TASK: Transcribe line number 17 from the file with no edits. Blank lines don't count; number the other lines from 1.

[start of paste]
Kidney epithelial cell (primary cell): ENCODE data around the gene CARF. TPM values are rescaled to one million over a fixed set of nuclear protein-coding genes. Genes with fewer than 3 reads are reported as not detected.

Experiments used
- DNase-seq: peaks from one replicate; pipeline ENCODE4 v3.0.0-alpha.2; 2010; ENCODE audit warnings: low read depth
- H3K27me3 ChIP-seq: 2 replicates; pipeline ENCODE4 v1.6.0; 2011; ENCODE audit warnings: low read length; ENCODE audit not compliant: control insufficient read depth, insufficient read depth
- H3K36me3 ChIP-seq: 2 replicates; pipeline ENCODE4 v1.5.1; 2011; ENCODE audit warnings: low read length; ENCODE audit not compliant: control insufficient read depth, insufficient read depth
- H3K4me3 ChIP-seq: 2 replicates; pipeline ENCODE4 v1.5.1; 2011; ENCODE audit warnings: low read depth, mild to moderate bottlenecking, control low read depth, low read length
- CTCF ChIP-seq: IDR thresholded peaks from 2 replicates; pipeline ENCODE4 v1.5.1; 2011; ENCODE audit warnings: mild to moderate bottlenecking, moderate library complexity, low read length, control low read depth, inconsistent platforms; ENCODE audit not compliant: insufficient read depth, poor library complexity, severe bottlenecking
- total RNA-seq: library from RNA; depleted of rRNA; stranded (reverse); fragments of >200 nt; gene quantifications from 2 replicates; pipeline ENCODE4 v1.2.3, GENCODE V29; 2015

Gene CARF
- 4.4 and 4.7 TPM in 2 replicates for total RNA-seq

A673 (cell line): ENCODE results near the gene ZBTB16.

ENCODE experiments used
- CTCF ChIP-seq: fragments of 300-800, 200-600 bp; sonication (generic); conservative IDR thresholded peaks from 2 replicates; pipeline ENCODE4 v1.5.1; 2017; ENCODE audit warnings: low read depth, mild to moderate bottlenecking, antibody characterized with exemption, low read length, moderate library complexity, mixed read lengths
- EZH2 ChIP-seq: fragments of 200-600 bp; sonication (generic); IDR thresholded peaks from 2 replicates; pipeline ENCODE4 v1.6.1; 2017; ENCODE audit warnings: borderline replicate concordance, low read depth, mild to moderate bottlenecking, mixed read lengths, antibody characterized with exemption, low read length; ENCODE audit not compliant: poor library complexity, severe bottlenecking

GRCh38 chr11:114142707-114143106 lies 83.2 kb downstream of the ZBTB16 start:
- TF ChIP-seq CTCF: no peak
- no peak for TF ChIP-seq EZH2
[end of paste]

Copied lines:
- no peak for TF ChIP-seq EZH2